Food Quality

Orange County Quality Food: Beef

Beef. It’s what America is known for. But telling the difference between shitty beef and high- quality beef in Orange County, California can be super confusing. Even Wholefoods in Orange County sells various qualities of beef that each have their own pluses and minuses. So what’s the difference?

In this blog, I lay it out in the easiest manner possible. On top of that, I tell you exactly where to find and buy specific grades of beef in Orange County, California.


First and foremost, to not be too detailed, beef quality is basically divided into 4 categories. Before we go over those categories, it’s important to understand that all cattle raised for beef start off being raised in a place like this:

A few months before they’re ready to be killed, 3% of the cattle remain on the pasture pictured above. However, 97% of the cattle in America are sent to a feedlot for the remainder of their life. Some are obviously managed better than others, but the general idea is that in feedlots, cattle are crammed into a pen, have to constantly walk and lie in their own feces, and are usually fed genetically modified feed – as well as a myriad of antibiotics, other drugs, and vaccines. Typically, it’s these feedlot operations that give the beef industry a bad name. Examples of feedlots are pictured below:

Having covered that, let’s go over the different categories of beef quality:

Worst Category: Steroids and Anti-biotics

​This category is all about high-volume, low-quality beef. The cattle in this category are raised on sex hormones, numerous antibiotics, beta-agonists, industrial byproducts, genetically modified corn and soy which has been grown with synthetic and harmful fertilizers, herbicides and pesticides. All this makes its way into the nutritional profile of the meat, which you eat in the end.


You think all those chemicals floating around don’t make their way into the meat fibers and fat of the beef that you end up eating? Think again. 

One study compared beef from Japan, where the use of sex hormones is illegal, to beef from the United States- where you can expose your cattle to a cocktail of various sex hormones and it’s totally, 100% legal. The researchers concluded that U.S. beef has 600 times the amount of estrogen as beef from Japan. Why should you care? Well, increasing consumption of estrogen-rich beef could increase the concentration of estrogen in your own body. Why does that matter, you say? Well, it matters a lot because, for instance, high concentration of estrogen in a male’s body leads to the following side effects: increased fat around the chest (bitch tits), loss of muscle tone, decreased sex drive, erectile dysfunction, and an increase in estrogen-dependent cancers,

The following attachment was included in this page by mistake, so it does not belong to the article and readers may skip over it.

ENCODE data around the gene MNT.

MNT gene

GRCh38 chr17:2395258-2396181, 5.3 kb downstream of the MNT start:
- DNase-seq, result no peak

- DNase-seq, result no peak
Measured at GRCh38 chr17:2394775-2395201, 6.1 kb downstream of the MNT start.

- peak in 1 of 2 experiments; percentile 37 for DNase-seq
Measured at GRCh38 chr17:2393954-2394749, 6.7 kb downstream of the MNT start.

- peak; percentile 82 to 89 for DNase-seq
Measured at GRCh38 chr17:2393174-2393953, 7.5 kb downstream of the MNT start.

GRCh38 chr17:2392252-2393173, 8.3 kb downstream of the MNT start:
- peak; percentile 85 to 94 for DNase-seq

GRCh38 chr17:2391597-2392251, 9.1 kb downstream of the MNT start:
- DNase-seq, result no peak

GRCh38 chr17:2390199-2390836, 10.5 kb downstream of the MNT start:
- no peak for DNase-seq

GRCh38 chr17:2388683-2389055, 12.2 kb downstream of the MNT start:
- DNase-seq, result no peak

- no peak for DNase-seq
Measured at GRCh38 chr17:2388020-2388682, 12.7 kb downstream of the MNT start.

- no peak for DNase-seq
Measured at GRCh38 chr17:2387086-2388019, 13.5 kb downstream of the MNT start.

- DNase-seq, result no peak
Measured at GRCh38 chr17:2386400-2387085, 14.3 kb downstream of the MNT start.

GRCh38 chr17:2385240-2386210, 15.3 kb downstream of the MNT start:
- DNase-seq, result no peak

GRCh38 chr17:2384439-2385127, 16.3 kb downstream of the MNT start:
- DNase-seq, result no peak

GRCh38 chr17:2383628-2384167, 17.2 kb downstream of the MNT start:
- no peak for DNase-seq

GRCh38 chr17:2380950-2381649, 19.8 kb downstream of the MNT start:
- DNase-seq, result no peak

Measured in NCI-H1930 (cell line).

among other things.

To add insult to injury, in 2010, the FSIS found that hundreds of cows sent to slaughter for beef had illegal amounts of drug residue in their organs. Basically, hundreds of samples taken from cows sent for meat production tested positive for drug residue. Yes, these products end up in the grocery stores you frequent. And this wasn’t a short list. The investigation found the following drugs: penicillin, flunixin, sulfadimethoxine, gentamicin, sulfamethazine, tilmicosin, tetracycline, and ampicillin. Two federal veterinarians confirmed that one of the drugs in the list, gentamicin, remains in the animal’s system for up to 3 years. Gentamicin’s manufacturer,

Lexi-Comp, states that possible side effects from exposure to the drug include adverse reactions in the central nervous system, skeletal instability, and renal failure. Also important to note, the study didn’t screen for the amount of synthetic sex hormones present in the tissue, which could have been just as shocking (see study listed above).


But how about the nutritional profile of the beef? Is it very nutritious? It definitely packs a decent amount of nutrition, but compared to 100% grass-fed beef (discussed below), this category of beef has LESS of the following: Omega 3 (almost none), CLA, vitamin E, beta- carotene, calcium, magnesium, potassium, B vitamins, and riboflavin. 


I would stay away from this category simply to reduce your exposure to sex hormones and various other drugs administered to the cattle. The omega 3 to 6 ratio is also terrible - which could lead to inflammation that creates a cascade of problems in your body.